DVD Review: The Devils
Now available on DVD as a BFI release.
A film about religious persecution in 17th Century France might sound like the most boring thing imaginable, but thankfully The Devils, comes from the seemingly demented mind of British cinema’s favourite enfant terrible Ken Russell. Never one to shy away from controversy, Russell goes into manic over-drive with this, the most ferocious of all his movies.
1971 will be forever remembered as a year of notoriously taboo-busting cinema, with Straw Dogs and A Clockwork Orange as examples… but it is The Devils which stands out as the daddy of them all in terms of sheer outrageous excess. Certainly, there was no movie prior to this which caused such a headache for the censors. Having said that, viewers shouldn’t come to the film solely to sample some shocking and offensive cinema… there’s a whole lot more going on here than mere exploitation. This is a stunningly designed and incredibly powerful film, scorned upon release by appalled critics and audiences but now lauded as Russell’s masterpiece.
Taking its cue from a play by John Whiting and the book The Devils Of Loudon by Aldous Huxley, the film depicts events in the plague-ridden French city of Loudon during the reign of Louis XIII. Cardinal Richelieu (Christopher Logue) is busy trying to persuade the King to demolish fortifications all over the country in a bid to stamp out Protestant uprisings but the King refuses to sanction the demolition of Loudon’s defences. It seems he made a vow to the late governor that he would not harm the city in any way.
Now under the control of popular priest Urbain Grandier (Oliver Reed), Loudon seems to be safe from attack. Grandier is noted for his highly unorthodox sermons, during which he liberally reinterprets biblical teachings… also, he enjoys secret sexual dalliances with a number of women from the city. His controversial lifestyle offers his opponents just the opportunity they need to discredit him and seize control of Loudon.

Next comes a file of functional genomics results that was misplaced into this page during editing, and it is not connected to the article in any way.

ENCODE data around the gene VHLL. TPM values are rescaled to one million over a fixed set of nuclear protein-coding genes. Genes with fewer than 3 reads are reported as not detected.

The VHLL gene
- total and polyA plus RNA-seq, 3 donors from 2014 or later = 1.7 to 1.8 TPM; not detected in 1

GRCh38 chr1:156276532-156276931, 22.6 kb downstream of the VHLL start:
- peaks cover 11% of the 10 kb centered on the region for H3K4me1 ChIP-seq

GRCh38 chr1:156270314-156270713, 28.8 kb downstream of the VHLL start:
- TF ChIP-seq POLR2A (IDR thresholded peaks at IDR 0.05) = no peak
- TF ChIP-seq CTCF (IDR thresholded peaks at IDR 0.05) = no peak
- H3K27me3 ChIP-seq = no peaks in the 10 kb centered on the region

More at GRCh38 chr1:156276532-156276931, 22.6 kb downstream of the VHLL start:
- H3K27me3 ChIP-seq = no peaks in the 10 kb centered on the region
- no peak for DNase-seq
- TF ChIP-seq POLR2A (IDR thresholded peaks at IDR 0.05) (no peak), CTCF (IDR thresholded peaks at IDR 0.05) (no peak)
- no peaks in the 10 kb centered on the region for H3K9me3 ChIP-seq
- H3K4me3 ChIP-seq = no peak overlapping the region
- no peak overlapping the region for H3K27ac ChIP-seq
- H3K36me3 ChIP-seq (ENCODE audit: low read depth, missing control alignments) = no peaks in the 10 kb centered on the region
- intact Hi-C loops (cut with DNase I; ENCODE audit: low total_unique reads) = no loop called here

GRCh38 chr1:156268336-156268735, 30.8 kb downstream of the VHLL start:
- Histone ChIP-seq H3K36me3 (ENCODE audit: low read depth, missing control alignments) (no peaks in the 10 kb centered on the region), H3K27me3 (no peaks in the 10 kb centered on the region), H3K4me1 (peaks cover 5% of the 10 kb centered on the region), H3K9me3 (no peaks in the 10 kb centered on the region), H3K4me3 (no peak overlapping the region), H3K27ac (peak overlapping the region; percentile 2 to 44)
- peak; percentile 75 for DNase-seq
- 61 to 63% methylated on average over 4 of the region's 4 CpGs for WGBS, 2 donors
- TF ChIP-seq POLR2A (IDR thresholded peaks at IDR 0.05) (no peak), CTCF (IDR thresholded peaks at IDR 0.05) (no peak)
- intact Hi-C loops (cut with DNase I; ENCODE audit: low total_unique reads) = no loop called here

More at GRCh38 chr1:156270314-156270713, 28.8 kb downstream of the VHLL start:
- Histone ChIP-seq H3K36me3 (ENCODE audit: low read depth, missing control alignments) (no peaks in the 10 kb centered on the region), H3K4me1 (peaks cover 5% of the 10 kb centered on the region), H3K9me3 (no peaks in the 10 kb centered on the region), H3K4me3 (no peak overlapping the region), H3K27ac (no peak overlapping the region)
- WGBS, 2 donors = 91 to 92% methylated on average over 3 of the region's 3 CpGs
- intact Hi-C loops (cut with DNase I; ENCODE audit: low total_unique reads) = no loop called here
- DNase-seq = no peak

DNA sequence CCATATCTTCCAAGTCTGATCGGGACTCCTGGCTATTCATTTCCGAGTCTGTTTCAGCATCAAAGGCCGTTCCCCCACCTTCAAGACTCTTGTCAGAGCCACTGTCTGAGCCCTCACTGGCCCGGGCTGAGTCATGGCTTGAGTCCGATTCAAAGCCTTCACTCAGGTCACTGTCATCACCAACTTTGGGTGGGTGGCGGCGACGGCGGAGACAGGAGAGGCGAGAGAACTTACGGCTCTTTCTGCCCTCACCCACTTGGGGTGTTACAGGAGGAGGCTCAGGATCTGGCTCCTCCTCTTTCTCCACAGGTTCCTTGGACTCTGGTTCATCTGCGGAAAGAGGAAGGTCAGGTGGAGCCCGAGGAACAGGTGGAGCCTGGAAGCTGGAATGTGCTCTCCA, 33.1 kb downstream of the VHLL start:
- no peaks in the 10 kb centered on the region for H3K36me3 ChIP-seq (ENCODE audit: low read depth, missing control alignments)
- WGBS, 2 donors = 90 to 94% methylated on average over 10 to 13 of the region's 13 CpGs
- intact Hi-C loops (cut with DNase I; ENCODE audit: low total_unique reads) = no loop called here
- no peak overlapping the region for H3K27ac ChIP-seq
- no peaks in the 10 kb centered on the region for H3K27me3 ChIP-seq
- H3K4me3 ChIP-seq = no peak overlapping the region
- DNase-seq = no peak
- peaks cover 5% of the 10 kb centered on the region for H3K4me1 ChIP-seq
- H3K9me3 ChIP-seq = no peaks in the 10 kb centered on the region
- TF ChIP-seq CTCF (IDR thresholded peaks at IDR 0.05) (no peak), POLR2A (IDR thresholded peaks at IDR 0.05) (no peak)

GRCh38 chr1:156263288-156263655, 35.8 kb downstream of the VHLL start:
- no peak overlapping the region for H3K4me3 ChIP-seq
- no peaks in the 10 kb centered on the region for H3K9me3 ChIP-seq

When a local nun, Sister Jeanne (Vanessa Redgrave), makes up scandalous lies about her non-existent sexual adventures with Grandier, it triggers a circus of mass hysteria which the priest’s enemies exploit to the hilt. Dangerous fanatic, Father Barre (Michael Gothard), is brought in to conduct a fraudulent witch hunt, with the aim of implicating the nuns of being diabolically possessed and forcing Grandier to confess to crimes of heresy.
Grandier simply refuses to confess to a lie… but the more he resists, the more cruelly he is tortured. Ultimately he is burnt at the stake in front of his citizens, still screaming his innocence as the flames engulf his body.
The director was criticised throughout his career for using an inappropriately frenzied style of film-making. Such criticism holds true in instances like The Music Lovers, Lisztomania and Crimes Of Passion, three Russell movies which cry out for greater subtlety and restraint. However, in the case of The Devils he finds a perfect subject matter for his delirious cinematic technique. It’s hard to imagine anyone else creating such extraordinary scenes of plague-ravaged misery, mass hysteria, indulgent sin and harrowing torture.
In the midst of the mayhem, Oliver Reed gives what is widely regarded as his career-best performance as Grandier. He is matched all the way by Vanessa Redgrave as the sexually frustrated hunchbacked nun and Michael Gothard’s dangerously corrupt witch hunter (who comes complete with a hippy hair-do and anachronistic John Lennon-style tinted glasses).
The film is a triumph of design, with amazing sets courtesy of future director Derek Jarman. Nothing is more weirdly unsettling than the convent itself, which resembles a sanatorium crossed with a public lavatory.
After years of censorship wrangling and butchered releases which dilute much of the film’s power, it’s exciting at last to be able to get hold of such a complete copy of the film on DVD. Warner US, who owns the rights to the film, have still refused permission to keep in certain scenes (such as the notorious ‘Rape Of Christ’ sequence) but nevertheless this marks a very welcome and overdue DVD debut for Ken Russell’s venomous classic.
FMV Rating ****½